Update 2011 - Algeria
The Amazigh are the indigenous people of Algeria. They have been present in these territories since ancient times, but the government, does not recognise their indigenous status.
There are no official statistics concerning their number, but based on demographic data relating to the territories in which Tamazight-speaking people live, associations defending and promoting the Amazigh culture estimate the Tamazight-speaking population at around 11 million people, or 1/3 of Algeria’s total population.
The Amazigh live Kabylia in the north-east, Aurès in the east, Chenoua, a mountainous region on the Mediterranean coast, M’zab in the south, and Tuareg territory in the Sahara. A large number of Amazigh populations also exist in the south (Touggourt, Adrar, Timimoun) and south-west of the country (Tlemcen and Béchar). Large cities such as Algiers, Blida, Oran, and Constantine are home to several hundred thousand people who are historically and culturally Amazigh but who have been partly Arabised over the course of the years, succumbing to a gradual process of acculturation. The indigenous population can primarily be distinguished by their language (Tamazight), but also by their way of life and culture (clothes, food, beliefs..).
Tamazight was finally recognised as a “national language” in the Constitution in 2002. Amazigh identity, however, continues to be marginalised and folklorised by state institutions. Officially, Algeria is presented as an “Arab country” and anti-Amazigh laws are still in force (such as the 1992 Law of Arabisation).
Algeria has ratified the main international human rights standards, and it voted in favour of the UN Declaration on the Rights of Indigenous Peoples in 2007. However, these texts remain unknown to the vast majority of citizens and are not applied, which has led to the UN treaty monitoring bodies making numerous observations and recommendations to Algeria in this regard.
Marginalised by legislation
The Amazigh enjoy no legal recognition as an indigenous people. Decades of peaceful struggle have, however, led to the Amazigh obtaining two constitutional reforms: the first in 1996 such that the constitution now states that the Algerian identity comprises “an Islamic identity, an Arab identity and an Amazigh identity”, and the second in 2002 to include an Article 3a which stipulates that, “Tamazight is also a national language. The state shall work for its promotion and its development in all its linguistic variations in use within the national territory”. Despite this, no regulatory or legislative text has since been adopted to implement these reforms in practice. Arabic, nonetheless, remains the country’s only official language. The state’s resources remain entirely focused on promoting the Arabo-Islamic identity of Algeria while the Amazigh aspect is covered up and relegated to second place. The few initiatives taken in the area of communications and teaching have had their implementation hindered by numerous obstacles.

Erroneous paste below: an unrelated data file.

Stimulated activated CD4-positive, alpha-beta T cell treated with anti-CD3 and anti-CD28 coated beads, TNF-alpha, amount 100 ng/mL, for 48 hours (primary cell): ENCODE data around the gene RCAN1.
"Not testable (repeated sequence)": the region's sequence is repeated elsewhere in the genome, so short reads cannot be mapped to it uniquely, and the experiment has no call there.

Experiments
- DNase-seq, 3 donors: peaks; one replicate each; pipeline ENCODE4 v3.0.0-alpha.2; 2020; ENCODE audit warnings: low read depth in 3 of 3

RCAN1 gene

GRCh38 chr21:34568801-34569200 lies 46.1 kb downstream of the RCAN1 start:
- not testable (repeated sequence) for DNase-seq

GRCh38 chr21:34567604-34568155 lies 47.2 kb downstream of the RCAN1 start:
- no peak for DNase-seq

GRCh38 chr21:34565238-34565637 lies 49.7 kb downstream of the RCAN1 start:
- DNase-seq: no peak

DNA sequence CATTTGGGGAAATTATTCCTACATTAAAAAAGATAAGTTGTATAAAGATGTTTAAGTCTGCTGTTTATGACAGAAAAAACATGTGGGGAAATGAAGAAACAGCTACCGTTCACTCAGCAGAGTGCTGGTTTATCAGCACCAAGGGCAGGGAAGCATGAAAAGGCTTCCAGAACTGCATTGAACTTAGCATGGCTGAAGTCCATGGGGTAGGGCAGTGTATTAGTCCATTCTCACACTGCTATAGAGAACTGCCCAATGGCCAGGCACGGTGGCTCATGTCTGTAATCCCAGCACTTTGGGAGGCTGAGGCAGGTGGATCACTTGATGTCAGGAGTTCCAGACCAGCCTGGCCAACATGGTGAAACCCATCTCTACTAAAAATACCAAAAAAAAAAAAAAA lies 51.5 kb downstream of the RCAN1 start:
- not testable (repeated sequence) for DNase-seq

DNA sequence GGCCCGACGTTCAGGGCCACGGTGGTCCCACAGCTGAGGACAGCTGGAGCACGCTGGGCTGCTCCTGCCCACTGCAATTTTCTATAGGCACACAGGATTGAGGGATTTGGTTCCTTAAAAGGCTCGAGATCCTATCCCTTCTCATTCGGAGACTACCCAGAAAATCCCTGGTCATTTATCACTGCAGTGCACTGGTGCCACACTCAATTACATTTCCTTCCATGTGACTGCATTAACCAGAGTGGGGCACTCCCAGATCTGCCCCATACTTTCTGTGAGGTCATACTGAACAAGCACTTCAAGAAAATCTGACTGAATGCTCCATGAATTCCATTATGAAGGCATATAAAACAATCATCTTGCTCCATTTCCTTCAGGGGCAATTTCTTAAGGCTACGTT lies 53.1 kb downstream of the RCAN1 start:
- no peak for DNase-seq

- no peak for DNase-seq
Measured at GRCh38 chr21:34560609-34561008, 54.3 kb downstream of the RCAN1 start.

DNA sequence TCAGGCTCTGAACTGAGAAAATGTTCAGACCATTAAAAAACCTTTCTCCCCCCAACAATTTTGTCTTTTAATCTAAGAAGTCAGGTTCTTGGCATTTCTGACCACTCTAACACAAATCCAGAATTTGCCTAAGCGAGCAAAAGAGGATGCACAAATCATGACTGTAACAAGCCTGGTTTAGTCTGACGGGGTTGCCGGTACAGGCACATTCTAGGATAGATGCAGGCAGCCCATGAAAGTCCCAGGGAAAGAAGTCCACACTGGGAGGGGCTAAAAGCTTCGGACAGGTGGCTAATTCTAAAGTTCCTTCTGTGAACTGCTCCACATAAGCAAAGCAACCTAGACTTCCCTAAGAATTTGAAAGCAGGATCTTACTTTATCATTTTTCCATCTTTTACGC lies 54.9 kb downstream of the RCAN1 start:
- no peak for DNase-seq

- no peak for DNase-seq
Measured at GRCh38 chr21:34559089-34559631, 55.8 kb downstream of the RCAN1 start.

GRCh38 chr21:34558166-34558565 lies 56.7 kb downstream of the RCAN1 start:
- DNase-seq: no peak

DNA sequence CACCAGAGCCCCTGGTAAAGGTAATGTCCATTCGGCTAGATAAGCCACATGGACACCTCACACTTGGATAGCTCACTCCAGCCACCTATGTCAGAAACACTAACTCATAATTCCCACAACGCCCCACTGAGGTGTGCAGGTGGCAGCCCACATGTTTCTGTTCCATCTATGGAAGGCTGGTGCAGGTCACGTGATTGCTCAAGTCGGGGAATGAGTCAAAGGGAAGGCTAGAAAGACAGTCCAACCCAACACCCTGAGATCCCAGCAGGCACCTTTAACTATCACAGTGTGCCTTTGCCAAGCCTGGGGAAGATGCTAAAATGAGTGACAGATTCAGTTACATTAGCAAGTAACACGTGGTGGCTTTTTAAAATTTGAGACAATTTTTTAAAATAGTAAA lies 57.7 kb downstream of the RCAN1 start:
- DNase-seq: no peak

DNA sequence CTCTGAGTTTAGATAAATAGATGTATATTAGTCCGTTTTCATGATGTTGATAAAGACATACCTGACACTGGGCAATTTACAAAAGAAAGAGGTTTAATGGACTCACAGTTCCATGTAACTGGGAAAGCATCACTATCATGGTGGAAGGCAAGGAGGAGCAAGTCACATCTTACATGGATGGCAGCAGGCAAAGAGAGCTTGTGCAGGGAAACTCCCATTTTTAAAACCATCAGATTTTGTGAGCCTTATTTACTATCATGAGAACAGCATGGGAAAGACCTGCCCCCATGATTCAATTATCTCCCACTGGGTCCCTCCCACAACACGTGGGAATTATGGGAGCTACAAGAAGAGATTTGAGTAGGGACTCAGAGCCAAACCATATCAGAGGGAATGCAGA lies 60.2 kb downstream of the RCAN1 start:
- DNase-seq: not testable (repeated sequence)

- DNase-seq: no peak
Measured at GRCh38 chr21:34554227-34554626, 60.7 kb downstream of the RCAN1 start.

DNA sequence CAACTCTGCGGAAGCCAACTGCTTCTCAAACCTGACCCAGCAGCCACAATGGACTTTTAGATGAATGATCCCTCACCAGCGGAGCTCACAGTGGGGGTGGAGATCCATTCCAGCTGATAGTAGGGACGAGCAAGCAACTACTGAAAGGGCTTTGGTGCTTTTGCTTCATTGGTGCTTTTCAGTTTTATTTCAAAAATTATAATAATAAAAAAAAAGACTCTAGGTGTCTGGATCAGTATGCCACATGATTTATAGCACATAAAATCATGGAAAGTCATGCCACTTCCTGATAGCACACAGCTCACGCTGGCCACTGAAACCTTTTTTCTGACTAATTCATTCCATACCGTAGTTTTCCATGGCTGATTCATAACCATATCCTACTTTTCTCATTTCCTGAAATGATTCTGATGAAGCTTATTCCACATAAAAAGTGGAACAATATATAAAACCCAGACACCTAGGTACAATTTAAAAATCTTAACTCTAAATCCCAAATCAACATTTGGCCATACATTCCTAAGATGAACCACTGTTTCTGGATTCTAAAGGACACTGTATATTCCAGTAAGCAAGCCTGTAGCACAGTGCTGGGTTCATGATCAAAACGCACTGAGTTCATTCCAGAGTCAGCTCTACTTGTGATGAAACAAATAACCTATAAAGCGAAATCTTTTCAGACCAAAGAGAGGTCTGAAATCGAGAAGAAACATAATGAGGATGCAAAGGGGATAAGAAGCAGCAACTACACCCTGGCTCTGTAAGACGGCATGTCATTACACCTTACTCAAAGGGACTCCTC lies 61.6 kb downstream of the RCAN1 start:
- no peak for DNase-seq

The rights of Amazigh women are governed by the “Family Code”, which relegates them to a position of inferiority and submission to men. Based on Sharia law, this legislation and the resulting practices are in violation of Amazigh conscience and civilisation. Consequently, the Amazigh reject this legal text, which authorises polygamy, makes women minors for life and bans them from marrying non-Muslims. The rights of Amazigh women are thus trampled on because Algerian law ignores Amazigh traditions and customary law, known as Azref.
Deteriorating living conditions
The Amazigh in Algeria receive no benefits from the natural resources found on their territories (water, forests, oil, gas, etc.). In the Sahara, the Mozabite and Tuareg enjoy none of the benefits of the energy resources located in their subsoil, and the water from the mountains in Kabylia and Chemoua benefits large cities such as Algiers first and foremost, the local populations gaining nothing in return. Because of this, the Amazigh suffer above average levels of poverty unless they receive remittances from abroad. In any case, the unemployment rate is well above the national average (20% national average, 30% to 50% in Kabylia and Aurès). The young people, in particular, seek an escape in alcohol, drugs, exile or suicide. According to official statistics, there were 47 suicides (39 men and 8 women) in 2011 in Kabylia alone.1
On the pretext of the war on Islamic terror, the Algerian government has sent significant military reinforcements to Kabylia, in particular. This region is experiencing the heaviest concentration of military forces in Algeria but also the greatest insecurity (murders, armed robberies, kidnappings for ransoms, etc.) and this is seriously disrupting the people’s social, economic and cultural life. More than 60 kidnappings were recorded2 over the course of 2011, and yet not one of the perpetrators was arrested. On 15 April 2011, civilians were caught in the crossfire between soldiers from the Algerian army and an armed Islamist group in the town of Azazga, killing two people and injuring several more. On 11 September 2011, at Freha (30 km to the east of Tizi-Wezzu), a soldier shot dead a 55-year-old woman during a military operation. Weary of the Algerian army’s “blunders”, the local people have now called for the army to leave Kabylia.